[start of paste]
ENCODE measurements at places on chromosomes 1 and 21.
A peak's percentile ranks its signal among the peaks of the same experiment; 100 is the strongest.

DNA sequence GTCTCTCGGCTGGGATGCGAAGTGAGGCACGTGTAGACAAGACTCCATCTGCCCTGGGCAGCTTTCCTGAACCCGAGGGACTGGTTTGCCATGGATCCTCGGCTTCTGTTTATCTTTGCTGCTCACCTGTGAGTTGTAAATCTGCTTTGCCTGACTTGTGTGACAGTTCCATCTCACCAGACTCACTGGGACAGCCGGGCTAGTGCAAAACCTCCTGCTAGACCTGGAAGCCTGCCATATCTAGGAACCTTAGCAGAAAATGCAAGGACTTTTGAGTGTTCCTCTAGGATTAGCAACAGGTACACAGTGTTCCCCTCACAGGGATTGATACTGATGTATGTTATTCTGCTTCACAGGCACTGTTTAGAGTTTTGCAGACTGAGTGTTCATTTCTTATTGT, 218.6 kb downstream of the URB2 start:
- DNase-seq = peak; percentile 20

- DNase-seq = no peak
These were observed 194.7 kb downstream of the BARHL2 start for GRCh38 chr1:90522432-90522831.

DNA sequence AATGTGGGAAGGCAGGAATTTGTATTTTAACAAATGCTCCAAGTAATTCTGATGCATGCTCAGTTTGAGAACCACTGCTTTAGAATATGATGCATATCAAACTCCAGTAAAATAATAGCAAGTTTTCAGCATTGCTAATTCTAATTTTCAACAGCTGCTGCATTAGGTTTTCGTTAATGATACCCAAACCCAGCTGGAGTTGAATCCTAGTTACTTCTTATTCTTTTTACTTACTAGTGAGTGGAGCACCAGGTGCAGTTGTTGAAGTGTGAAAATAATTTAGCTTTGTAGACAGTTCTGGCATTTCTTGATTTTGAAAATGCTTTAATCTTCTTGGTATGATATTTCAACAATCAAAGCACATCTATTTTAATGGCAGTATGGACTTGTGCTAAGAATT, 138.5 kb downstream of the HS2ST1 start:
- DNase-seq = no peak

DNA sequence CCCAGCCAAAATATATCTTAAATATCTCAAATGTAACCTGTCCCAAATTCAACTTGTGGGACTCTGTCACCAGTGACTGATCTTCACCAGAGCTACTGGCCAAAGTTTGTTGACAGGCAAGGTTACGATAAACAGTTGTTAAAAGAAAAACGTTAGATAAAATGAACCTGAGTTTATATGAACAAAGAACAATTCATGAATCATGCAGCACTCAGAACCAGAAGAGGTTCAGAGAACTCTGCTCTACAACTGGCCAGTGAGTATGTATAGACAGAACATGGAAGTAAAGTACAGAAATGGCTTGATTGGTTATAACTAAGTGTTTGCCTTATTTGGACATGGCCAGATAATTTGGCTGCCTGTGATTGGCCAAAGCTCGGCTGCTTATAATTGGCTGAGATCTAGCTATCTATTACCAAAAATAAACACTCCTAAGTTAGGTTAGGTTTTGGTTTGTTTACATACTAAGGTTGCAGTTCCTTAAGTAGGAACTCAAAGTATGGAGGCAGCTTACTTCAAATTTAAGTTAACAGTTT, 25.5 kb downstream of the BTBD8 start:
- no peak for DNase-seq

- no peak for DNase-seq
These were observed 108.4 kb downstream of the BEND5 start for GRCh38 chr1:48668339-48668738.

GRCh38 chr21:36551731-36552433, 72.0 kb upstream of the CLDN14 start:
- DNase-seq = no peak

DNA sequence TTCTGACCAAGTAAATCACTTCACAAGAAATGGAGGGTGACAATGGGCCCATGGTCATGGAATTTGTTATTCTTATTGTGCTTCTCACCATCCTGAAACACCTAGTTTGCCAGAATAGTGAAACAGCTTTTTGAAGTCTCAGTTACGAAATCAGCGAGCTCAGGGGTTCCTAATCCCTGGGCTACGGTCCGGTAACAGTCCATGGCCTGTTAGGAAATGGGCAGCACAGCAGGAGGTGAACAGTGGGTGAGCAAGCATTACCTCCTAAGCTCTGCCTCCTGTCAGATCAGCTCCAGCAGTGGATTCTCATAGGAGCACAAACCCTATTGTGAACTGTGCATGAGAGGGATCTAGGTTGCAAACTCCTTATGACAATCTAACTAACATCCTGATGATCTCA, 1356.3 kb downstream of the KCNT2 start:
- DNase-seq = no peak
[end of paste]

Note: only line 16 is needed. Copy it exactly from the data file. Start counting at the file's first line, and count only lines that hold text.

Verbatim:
- DNase-seq = no peak